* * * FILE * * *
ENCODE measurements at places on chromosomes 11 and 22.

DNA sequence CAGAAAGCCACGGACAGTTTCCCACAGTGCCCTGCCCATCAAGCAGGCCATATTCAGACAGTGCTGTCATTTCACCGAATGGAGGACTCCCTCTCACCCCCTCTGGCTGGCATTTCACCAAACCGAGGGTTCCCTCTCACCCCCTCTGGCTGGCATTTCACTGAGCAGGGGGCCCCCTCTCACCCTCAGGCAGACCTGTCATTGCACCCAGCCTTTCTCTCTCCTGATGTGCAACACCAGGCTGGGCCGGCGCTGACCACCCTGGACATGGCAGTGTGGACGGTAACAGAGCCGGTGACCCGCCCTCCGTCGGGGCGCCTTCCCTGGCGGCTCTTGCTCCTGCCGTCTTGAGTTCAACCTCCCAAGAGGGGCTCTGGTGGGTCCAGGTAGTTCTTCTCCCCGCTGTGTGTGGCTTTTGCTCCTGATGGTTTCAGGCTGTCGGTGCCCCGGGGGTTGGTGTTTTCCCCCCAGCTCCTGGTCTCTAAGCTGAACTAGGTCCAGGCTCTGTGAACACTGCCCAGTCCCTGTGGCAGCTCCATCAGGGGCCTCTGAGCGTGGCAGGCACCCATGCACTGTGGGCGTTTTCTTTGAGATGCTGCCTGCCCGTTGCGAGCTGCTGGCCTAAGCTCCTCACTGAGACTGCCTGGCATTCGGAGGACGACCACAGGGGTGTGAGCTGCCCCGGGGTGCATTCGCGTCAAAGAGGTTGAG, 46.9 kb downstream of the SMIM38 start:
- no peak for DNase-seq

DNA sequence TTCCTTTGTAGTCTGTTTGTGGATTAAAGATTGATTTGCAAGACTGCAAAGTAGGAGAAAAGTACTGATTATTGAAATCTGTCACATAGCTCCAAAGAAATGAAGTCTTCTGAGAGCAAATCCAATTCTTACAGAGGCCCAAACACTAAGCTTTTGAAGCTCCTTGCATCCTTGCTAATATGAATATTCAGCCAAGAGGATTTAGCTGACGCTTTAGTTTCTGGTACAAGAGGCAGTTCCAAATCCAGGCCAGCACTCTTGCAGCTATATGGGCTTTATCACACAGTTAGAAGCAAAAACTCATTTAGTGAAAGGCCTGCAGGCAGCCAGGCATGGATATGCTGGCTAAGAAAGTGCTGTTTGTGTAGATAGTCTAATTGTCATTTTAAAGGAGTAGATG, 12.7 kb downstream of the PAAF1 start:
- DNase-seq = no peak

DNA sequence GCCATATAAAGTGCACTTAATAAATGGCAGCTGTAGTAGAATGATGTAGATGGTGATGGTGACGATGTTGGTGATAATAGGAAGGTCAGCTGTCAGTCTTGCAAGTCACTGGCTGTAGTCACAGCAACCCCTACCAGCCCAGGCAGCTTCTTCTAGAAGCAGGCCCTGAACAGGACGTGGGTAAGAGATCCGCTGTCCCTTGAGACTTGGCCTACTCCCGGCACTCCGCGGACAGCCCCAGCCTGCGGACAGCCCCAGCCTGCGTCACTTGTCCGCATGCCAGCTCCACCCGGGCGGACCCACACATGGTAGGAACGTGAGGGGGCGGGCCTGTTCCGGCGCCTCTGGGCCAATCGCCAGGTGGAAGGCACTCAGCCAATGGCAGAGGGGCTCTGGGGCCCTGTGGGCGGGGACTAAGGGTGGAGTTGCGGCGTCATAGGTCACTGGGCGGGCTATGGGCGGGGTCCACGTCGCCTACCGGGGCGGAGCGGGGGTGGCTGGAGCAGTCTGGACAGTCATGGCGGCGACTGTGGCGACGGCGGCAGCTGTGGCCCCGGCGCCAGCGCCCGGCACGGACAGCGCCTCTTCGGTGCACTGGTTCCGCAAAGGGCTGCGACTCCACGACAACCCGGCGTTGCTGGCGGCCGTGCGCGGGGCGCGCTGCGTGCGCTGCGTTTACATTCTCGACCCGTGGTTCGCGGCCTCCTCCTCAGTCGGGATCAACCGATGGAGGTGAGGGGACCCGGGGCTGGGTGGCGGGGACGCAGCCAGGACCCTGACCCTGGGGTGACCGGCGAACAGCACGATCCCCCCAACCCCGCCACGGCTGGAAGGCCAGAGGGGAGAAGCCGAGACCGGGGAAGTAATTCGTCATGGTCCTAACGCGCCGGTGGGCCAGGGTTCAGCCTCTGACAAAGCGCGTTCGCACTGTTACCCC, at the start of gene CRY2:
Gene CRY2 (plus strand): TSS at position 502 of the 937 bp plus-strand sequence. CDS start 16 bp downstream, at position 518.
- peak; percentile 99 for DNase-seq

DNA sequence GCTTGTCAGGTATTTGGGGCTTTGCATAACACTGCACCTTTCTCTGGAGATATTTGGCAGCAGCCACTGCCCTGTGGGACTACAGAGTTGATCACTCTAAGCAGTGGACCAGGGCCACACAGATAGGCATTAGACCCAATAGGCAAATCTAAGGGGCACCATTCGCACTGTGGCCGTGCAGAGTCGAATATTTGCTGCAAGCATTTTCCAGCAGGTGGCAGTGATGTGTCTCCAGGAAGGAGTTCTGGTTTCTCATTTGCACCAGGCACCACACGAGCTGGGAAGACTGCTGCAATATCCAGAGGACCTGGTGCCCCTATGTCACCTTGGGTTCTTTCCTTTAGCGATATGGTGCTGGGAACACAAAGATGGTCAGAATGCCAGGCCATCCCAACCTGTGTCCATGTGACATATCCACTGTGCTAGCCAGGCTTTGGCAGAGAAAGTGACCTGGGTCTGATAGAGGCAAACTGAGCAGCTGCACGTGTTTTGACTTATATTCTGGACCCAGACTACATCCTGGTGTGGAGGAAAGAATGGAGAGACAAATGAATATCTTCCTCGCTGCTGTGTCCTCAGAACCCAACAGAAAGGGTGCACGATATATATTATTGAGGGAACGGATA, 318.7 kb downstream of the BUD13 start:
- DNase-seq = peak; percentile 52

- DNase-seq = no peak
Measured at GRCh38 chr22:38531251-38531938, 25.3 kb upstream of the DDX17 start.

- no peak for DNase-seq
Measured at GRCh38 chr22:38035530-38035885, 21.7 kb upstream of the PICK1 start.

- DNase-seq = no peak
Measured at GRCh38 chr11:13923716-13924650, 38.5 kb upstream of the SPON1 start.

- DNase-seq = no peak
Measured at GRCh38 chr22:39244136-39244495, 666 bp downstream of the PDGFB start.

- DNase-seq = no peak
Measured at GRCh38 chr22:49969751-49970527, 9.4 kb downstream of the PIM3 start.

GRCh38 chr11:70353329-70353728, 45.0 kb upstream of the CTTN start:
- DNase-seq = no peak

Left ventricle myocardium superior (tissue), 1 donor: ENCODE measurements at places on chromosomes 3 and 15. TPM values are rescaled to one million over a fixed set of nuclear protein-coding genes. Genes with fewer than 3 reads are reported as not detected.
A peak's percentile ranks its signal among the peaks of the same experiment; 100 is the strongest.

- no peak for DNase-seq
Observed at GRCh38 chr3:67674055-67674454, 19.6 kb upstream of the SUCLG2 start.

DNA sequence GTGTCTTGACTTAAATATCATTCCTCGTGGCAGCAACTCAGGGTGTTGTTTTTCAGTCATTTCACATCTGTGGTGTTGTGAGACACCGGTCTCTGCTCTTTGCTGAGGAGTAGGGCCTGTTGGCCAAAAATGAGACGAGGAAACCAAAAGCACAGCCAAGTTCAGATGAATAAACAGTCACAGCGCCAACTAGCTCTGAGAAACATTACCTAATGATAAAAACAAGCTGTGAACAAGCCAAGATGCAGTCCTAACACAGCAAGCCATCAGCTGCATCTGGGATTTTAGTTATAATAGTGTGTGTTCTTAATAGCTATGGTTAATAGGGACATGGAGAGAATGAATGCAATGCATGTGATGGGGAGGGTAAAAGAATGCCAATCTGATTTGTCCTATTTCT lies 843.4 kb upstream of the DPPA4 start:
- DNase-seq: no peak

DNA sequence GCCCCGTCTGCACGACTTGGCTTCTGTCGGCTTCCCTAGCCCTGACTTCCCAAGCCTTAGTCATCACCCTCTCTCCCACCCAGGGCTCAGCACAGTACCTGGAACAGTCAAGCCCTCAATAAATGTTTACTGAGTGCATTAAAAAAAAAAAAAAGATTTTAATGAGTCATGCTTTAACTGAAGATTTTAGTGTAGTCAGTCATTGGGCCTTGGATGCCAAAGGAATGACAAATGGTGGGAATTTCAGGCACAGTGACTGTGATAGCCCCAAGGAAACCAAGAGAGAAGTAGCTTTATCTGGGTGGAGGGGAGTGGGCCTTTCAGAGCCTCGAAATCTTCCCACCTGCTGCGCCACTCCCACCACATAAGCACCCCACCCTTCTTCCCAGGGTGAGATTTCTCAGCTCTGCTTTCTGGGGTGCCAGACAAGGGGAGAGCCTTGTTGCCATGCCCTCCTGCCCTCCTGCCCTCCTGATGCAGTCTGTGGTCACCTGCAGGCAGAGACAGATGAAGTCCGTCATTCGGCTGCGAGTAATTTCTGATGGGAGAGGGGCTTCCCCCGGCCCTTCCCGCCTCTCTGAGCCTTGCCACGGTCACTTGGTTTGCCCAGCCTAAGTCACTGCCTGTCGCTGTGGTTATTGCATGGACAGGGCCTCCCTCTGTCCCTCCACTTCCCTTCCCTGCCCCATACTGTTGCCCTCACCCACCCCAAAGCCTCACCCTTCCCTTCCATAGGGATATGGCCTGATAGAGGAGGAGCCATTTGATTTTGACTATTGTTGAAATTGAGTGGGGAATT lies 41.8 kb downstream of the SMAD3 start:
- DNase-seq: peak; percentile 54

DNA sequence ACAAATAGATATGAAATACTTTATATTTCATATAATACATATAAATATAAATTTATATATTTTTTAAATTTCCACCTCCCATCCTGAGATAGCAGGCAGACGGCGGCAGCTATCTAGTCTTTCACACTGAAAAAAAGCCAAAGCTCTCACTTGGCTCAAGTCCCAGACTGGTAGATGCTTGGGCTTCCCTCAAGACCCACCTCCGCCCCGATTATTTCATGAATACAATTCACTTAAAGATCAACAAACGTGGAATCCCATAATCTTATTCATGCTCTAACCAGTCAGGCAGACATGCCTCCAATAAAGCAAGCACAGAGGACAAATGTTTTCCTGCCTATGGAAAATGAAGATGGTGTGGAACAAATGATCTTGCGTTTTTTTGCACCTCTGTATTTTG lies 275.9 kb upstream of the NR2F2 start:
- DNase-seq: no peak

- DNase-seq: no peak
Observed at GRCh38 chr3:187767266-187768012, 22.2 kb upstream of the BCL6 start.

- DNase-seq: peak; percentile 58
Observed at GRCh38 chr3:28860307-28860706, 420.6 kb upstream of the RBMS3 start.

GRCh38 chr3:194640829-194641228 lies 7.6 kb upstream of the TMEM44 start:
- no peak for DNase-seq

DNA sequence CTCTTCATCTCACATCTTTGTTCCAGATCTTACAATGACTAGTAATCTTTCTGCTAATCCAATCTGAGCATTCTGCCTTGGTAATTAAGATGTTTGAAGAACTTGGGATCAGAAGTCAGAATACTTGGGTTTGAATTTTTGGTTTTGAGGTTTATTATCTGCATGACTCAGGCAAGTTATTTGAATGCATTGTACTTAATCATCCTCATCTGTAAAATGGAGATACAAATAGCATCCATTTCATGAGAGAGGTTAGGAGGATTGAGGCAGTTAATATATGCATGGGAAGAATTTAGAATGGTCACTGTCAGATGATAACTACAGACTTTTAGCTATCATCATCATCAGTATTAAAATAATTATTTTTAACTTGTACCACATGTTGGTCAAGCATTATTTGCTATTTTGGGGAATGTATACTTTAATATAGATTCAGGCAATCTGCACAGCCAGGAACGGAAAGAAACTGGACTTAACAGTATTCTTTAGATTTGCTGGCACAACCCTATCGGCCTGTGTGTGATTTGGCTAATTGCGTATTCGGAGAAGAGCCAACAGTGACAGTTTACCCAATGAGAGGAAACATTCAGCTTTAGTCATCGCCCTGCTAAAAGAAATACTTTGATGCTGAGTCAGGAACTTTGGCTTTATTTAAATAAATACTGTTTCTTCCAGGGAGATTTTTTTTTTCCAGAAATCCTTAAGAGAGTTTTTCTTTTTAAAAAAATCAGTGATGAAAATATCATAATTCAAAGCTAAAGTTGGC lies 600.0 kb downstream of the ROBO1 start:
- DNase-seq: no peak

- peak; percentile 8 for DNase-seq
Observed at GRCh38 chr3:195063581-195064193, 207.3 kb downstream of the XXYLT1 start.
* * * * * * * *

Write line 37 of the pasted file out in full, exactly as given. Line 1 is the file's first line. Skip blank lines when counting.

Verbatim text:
GRCh38 chr3:194640829-194641228 lies 7.6 kb upstream of the TMEM44 start: